Monday, February 6, 2017

Positive Pet Training Tools for Reactive Dogs

Last month, I was asked to be one of the new co-hosts for the Positive Pet Training Blog Hop. For those of you who are new to the blog, training is what got this blog started! My dog Barley is reactive and I realized we needed help early on in our relationship. We found our first trainer about 5 months into our relationship and have been on an incredible journey ever since--most recently with adding another dog, my puppy Rye, to the family.

Barley loves her baby sister now, but it took a lot of work to get here.

I'm so excited to be part of hosting the hop with Tenacious Little Terrier and Wag n' Woof Pets. Each month, the hop will begin the first Monday of the month and continue all week; we'll have a different theme each month, but we welcome any positive training posts!

This month our theme is training tools, so without further ado, here are our four essential training tools for reactive dogs.

A Variety of High Quality, Easily Breakable Treats
Barley is highly food motivated. When she encounters one of her triggers (barking dogs, loose dogs, birds, kites, bikes, joggers), she has no interest in toys. To help her deal with those triggers, I need something that makes me more important than those distractions. 

The smellier the treats, the better because in high-stress situations a lot of times the only way I can get her attention is by sticking the treat right in front of her nose and using it to turn her back towards me. We use a lot of salmon jerky--but for special occasions (like introducing Barley to her sister), we break out the big guns: hot dogs and cheese.

We also need treats that can be broken into smaller pieces easily because no matter how full my treat pouch is when we set off for a walk, it's never quite enough, so having treats that can easily multiply into more treats is essential. 

I try to keep a variety of different treats in my pouch because variety is the spice of life (or so they say). If Barley constantly got the same treat, they'd lose their value because they aren't new and different anymore and she'd start slowing down on her response to commands. If she never knows what she's going to get, there's always a chance there's something really good coming, so she pays more attention to me. Usually, I have one bag of treats (most recently some duck jerky sticks) that I only break out for agility class so that Barley keeps her focus on me because there's something different coming out of my pocket.

A Mat
Our mat is one of our most important possessions. It's our place where the dogs know they can relax. It's a safe place. It's a place where I can send them when I need to not worry about them. We've spent a lot of time working on going to the mat (I wrote about that ages ago when my sister was my only reader) over the years. After working on getting the dogs to the mat, then we work on relaxing on the mat. Barley knows that when I send her to her mat, she's supposed to just lay down and relax. We've used it in classes before and it's helped Barley stay calm around other dogs. We also use it when I do dishes or cook dinner.

We have a mat that stays in front of the fridge, one that stays in the car, and one that moves around the house.

Rye was introduced to mat work a few days after coming home. She caught on quickly and it's been a great tool for her! Rye's a bit of a chicken when her big sister isn't with her. On her first day of obedience (which is a story I still need to tell), she was shaking and panicked as we walked into the building. As soon as I put down her mat, she ran to it and laid down. Having that safe space gave her the confidence she needed to focus for class. 

Mats help contain the crazy that's bubbling right below the surface.

We also have a couple intangible tools that are essential to any training, but especially for training a reactive dog.

A Plan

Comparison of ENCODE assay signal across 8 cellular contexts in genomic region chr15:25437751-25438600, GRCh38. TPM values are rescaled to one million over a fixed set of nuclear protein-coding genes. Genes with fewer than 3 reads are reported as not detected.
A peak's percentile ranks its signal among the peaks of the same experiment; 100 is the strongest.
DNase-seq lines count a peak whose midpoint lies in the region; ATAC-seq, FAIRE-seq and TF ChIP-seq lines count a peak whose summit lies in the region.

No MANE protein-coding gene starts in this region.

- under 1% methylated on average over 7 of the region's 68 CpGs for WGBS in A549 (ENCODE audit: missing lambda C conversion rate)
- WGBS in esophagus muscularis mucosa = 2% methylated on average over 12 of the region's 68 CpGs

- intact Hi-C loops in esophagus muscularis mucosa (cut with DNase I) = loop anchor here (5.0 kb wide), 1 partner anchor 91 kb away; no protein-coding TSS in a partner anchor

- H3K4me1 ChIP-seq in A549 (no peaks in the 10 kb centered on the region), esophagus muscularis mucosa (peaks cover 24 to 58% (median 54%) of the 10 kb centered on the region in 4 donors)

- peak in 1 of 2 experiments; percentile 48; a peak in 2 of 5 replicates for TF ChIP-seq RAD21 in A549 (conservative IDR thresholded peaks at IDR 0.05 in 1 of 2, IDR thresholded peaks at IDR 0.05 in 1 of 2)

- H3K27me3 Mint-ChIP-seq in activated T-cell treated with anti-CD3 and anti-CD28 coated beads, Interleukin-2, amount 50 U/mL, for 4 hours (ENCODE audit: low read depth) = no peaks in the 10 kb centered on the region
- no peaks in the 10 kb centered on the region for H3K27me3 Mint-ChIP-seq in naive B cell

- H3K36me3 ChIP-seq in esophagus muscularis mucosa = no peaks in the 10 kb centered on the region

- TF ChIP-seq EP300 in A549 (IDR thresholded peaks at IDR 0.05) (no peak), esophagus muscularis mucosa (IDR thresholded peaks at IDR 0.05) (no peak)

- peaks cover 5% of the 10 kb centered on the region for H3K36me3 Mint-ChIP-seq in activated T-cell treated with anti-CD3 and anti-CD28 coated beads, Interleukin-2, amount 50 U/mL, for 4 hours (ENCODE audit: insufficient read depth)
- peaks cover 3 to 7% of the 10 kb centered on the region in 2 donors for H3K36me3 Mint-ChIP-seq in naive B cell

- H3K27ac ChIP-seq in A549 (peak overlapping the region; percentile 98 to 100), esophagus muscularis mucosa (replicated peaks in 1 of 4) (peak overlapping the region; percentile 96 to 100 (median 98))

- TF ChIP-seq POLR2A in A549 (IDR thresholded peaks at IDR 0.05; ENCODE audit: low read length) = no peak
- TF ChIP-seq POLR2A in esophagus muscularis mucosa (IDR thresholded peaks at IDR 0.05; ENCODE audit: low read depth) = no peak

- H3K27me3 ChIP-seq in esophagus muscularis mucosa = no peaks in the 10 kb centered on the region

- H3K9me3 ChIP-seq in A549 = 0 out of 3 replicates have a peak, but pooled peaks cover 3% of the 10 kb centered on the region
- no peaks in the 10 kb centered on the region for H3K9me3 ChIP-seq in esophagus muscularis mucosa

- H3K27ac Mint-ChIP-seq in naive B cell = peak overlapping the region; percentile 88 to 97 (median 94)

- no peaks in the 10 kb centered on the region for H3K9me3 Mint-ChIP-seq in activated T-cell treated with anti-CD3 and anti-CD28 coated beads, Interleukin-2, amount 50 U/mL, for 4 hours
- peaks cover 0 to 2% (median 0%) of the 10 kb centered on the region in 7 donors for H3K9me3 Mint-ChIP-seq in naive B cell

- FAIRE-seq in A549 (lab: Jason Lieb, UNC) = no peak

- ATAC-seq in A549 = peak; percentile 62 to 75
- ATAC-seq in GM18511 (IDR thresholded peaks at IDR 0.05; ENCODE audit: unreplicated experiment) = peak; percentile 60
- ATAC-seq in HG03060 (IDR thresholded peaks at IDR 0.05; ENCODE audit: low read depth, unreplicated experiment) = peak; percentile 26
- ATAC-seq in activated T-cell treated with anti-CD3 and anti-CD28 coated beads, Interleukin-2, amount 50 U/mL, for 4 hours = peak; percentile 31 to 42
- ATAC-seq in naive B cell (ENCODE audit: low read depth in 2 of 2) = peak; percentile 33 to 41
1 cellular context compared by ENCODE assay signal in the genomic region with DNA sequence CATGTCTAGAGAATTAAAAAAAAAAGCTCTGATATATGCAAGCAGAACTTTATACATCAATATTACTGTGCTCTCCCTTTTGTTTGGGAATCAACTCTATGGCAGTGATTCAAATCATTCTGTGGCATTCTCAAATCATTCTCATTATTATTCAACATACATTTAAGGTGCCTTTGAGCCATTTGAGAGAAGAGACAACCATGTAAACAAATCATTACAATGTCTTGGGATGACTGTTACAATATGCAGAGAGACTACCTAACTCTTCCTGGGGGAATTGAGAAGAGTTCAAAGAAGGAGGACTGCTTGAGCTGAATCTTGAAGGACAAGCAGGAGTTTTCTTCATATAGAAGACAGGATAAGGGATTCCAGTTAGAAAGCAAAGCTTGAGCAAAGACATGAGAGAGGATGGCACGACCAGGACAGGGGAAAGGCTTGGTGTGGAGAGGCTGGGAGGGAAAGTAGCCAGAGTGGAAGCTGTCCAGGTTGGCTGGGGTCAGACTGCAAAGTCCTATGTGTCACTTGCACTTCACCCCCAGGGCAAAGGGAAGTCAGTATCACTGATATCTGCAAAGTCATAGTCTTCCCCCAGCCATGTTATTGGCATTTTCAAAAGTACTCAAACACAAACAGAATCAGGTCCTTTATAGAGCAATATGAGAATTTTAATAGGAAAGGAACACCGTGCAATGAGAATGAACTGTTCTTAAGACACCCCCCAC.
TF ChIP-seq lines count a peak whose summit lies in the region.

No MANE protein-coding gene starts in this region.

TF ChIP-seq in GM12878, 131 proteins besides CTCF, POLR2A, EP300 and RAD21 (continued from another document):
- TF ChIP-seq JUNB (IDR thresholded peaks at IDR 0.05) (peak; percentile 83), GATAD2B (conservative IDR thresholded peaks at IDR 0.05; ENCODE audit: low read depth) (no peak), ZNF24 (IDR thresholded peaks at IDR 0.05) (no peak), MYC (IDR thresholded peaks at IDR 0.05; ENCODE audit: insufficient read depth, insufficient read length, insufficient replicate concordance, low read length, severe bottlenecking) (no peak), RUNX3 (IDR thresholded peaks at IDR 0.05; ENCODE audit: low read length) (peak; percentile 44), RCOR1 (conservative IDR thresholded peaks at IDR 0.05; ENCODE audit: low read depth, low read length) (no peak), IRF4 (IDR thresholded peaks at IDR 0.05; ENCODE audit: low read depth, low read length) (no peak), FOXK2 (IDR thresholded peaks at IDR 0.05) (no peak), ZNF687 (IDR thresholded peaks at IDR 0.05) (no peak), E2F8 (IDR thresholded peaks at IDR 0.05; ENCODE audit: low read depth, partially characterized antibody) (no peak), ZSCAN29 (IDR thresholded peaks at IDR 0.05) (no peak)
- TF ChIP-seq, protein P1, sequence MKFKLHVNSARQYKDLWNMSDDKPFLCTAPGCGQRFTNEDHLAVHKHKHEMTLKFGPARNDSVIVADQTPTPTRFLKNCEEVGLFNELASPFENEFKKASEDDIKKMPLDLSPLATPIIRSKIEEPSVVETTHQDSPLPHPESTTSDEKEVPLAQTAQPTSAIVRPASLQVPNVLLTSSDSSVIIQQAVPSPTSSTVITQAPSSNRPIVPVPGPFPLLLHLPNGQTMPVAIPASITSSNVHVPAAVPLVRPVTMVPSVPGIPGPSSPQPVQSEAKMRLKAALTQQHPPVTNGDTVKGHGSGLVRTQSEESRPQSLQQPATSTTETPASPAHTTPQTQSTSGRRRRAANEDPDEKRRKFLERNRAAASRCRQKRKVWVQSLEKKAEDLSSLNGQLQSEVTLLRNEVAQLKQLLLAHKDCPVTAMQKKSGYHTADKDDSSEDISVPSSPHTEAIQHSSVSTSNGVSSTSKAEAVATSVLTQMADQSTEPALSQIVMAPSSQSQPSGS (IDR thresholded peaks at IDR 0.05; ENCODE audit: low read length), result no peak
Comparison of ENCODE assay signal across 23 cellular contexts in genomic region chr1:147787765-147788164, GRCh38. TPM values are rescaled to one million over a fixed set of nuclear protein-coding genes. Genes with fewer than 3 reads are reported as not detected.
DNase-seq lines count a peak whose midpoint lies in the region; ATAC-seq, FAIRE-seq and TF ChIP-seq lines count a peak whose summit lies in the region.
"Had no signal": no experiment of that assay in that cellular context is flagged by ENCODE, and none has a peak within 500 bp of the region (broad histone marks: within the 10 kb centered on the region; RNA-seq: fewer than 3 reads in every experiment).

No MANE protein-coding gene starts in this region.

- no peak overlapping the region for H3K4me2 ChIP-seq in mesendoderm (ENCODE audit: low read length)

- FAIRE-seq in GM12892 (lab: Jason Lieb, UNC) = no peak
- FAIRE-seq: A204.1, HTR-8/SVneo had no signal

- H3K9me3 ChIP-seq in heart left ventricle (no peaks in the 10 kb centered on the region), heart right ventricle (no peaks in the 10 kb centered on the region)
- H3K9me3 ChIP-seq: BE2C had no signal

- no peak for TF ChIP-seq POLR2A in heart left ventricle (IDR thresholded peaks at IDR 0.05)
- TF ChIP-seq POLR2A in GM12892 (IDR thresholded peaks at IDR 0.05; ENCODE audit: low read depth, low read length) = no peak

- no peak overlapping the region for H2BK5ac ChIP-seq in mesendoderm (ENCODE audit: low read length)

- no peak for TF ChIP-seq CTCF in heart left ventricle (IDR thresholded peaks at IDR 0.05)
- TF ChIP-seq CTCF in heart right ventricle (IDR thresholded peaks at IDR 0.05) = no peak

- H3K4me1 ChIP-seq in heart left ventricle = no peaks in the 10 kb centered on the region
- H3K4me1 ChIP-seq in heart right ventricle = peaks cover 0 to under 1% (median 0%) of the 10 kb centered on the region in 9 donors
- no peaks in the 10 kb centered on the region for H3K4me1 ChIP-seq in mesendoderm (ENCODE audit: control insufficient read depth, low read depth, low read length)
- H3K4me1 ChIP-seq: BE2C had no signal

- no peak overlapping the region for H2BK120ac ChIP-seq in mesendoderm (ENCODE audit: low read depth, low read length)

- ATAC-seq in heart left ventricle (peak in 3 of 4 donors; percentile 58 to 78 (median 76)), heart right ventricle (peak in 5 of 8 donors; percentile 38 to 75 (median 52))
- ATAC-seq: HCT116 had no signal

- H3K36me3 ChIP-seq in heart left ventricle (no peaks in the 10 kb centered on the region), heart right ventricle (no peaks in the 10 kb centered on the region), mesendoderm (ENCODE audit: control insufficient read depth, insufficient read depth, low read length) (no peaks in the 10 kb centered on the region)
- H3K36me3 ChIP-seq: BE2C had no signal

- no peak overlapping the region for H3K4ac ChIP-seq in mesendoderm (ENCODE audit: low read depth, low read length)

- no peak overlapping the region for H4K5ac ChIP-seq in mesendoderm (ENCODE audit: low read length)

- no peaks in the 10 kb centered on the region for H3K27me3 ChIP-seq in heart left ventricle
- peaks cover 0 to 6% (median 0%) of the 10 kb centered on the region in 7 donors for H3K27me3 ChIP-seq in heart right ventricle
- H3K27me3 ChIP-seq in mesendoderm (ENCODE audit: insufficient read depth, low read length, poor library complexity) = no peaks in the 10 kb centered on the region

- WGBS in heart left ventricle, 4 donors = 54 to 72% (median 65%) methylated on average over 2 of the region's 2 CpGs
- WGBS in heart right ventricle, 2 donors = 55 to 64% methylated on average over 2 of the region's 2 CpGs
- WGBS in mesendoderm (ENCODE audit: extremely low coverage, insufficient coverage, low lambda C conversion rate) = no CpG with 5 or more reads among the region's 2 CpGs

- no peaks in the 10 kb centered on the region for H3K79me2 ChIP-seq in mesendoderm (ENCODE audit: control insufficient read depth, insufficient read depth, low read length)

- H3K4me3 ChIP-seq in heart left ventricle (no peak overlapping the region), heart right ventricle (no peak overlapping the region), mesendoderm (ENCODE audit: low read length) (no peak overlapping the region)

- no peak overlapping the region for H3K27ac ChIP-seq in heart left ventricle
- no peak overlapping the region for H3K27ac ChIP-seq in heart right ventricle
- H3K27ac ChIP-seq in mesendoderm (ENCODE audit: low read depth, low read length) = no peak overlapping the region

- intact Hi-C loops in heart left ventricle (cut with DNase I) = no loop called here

One thing our agility trainer always stresses is that people get into trouble when they don't have a plan for what to do when things don't go as expected: what will you do if your dog doesn't get their contact on the dogwalk? how do you respond if your dog goes around a jump instead of over it? You can't just keep going because then your dog will start to think that they don't have to do whatever it is they didn't do. Having a plan in place helps you help your dog master the skills you're working on. It also helps reduce frustration for everyone because you've already accepted that things might not go the way you expected, but that's ok because you know what to do next.

With a reactive dog, having a plan is a non-negotiable. When we go for walks, we have a plan A, B, and C. Before I leave the house, I have to decide what we're going to do if we see another dog--and which plan we go with depends on a lot of factors, including time, weather, Barley's mood, my mood, location, and the other dog.

Usually, with Barley, if we see another dog, we go with Plan A: cross the street and get distance, but keep walking--she's been training long enough that as long as she has some space, she can keep walking with no issues as long as the other dog can't get to her.

Barley only lets her sister pounce her.

Sometimes, though, it's Plan B: turn around and walk in a new direction--Barley doesn't do well with off-leash dogs approaching her, so if we see one, we immediately go in another direction; if we cross the street to get space from an on-leash dog and that person crosses the street, too, we'll just turn around; if it's icy out and I'm not feeling brave, we'll turn around.

Then there's Plan C: have Barley sit a little off the path/sidewalk and turn my back towards the other person and dog while giving Barley lots of treats. This happens a lot when we're on trails--some of them don't have good side trails to take in a new direction and turning all the way around just means that we're going in the wrong direction or we'll have this other dog following us all the way back to the end of the trail. We do this when Rye's with us and turning around isn't an option (although we usually combine with plan A) because Rye wants to meet every dog we see, so if I can get them both calm and focused on me, there are fewer issues.

This helps reduce stress on walks. I don't have anxiety when we see other dogs because I know what we're going to do about it. When I don't have anxiety, Barley reacts less drastically to the other dogs.

Patience
This is the hardest part for me, but without patience, you won't get very far in your training. Dogs know when you're frustrated. Rye and I have struggled many times on walks. I'm so used to Barley sitting, staying, and posing for pictures on our adventures. It comes naturally to her and I didn't have to do any work to get Barley to model on our walks. With Rye, she'll sit and stay very nicely--but as soon as I pull out the camera, she's having none of it. I've found myself getting frustrated with her and the more frustrated I get, the less likely she is to stay still. Then when we start our walk again, she'll be done listening to me, no matter what kind of snacks I have, so any loose leash practice I wanted to do goes out the window. I finally had to accept that Rye needs more practice with sitting and staying in different locations, especially outside when her hound nose is working overtime, and maybe she will never be comfortable sitting in front of the camera. I don't bother pulling out the camera when Rye and I are out walking together anymore--or if Barley's with us, I just let Barley pose and Rye does her own thing for a second.